I am rather prejudiced about 29a. For the past few years I have been part of a team who participate in an annual Armchair Treasure Hunt. A few years ago the “treasure” was hidden in Messing in Essex, and a lot of the clues involved Lionel Messi, Messier, and Messiaen. There were a number of bars of music which needed de-coding in some way and I listened to several hours of Messiaen’s works on You Tube trying to identify the musical extracts which I have to say I found rather heavy going! I might have warmed to him with a more measured introduction. My wife forced me use headphones …

          1. Was there also a Messerschmidt among the clues, by any chance? :D
            I agree that modern classical music is like marmite to listeners: you love it or you hate it! Messiaen isn’t my forte, and I wouldn’t inflict Stockhausen or Berio on anyone without warning them first – but I love the more transitional stuff like Prokofiev, Bartok, Britten. Oh and I’ve even tried listening to some of Sorabji’s work, though that takes a bit of an effort (it’s fiendish to play, too!!).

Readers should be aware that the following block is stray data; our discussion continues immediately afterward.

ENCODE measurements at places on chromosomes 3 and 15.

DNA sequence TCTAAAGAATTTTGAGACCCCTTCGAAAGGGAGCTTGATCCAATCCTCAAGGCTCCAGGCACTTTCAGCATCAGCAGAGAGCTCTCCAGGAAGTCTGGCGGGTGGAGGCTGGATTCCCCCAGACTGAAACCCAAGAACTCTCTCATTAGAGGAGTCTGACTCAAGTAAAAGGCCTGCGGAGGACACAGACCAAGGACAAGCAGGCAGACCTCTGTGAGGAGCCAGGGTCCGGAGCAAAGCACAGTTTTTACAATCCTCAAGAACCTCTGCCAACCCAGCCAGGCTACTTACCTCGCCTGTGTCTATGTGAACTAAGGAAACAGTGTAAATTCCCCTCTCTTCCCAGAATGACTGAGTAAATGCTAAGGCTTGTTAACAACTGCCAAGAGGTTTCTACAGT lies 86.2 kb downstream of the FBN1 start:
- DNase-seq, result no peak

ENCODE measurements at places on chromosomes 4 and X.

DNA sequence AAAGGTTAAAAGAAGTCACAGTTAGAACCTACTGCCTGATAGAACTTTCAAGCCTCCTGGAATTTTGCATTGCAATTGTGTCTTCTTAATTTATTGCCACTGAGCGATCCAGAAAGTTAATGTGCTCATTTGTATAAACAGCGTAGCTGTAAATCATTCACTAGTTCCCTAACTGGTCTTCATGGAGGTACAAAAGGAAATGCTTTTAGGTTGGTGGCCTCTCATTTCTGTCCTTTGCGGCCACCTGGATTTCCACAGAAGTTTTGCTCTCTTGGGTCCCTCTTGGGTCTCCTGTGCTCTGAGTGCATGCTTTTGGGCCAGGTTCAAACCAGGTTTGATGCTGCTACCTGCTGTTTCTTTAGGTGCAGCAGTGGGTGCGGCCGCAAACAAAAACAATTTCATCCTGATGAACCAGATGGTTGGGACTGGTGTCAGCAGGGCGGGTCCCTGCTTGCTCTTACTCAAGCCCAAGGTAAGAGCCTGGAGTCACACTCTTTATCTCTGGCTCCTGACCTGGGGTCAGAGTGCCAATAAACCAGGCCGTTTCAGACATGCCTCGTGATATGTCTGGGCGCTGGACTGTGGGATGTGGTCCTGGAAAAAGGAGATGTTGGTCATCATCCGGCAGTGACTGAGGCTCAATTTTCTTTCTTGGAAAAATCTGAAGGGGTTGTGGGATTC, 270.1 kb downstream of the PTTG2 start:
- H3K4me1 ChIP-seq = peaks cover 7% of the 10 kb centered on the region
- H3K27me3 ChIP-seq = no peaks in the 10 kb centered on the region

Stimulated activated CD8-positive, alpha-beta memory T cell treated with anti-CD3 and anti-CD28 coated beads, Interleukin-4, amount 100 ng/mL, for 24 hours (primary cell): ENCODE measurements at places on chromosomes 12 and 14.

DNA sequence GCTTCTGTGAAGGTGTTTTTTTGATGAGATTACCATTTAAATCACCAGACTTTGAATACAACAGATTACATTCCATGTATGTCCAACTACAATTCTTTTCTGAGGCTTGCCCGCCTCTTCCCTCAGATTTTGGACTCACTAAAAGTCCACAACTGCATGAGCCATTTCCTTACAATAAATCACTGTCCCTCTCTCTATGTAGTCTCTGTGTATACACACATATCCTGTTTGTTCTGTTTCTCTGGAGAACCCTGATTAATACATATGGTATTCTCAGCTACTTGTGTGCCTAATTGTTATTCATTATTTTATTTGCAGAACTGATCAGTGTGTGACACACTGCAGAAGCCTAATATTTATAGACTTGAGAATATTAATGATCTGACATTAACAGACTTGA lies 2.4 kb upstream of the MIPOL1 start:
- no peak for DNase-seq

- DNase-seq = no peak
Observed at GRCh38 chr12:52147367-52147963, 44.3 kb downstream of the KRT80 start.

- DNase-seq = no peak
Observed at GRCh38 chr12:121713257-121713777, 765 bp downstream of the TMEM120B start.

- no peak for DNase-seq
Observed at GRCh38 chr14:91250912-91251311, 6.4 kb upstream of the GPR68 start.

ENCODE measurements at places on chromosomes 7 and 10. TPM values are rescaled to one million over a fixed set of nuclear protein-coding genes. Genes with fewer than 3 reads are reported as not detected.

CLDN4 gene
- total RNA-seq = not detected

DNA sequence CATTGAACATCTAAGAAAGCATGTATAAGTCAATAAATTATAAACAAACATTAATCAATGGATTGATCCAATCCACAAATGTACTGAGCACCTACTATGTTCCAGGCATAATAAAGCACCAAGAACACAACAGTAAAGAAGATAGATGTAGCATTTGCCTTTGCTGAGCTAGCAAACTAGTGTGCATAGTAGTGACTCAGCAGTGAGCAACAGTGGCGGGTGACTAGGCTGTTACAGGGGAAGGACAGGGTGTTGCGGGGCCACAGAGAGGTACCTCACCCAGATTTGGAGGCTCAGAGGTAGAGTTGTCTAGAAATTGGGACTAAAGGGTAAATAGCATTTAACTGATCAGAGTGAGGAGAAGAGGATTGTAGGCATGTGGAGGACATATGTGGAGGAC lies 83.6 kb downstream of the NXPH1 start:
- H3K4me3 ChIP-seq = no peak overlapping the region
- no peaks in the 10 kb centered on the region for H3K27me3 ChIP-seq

One clue pointing to Messiaen is the word ORGANIST, as Zorro has already pointed out. That was the instrument he composed largely for – and it’s good to learn that Zorro is a devotee.

            Oh, and I have a (reasonably well-known) tune by Prokofiev as the ringtone on my phone. At least it means I can tell if it’s my phone ringing, on a crowded train! (When we can get back to crowded trains, that is….)

    2. Thanks very much for your comments!

      My reasoning in 17 was that the solution could be read as a third person plural verb, so the definition is “are agitated”, but maybe that’s not a done thing.

      Good point about general knowledge and anagrams, which I hadn’t thought of. I’m a 9, so 29 is (arguably) the second most important composer for my instrument, but I can see this could be considered more obscure knowledge to most.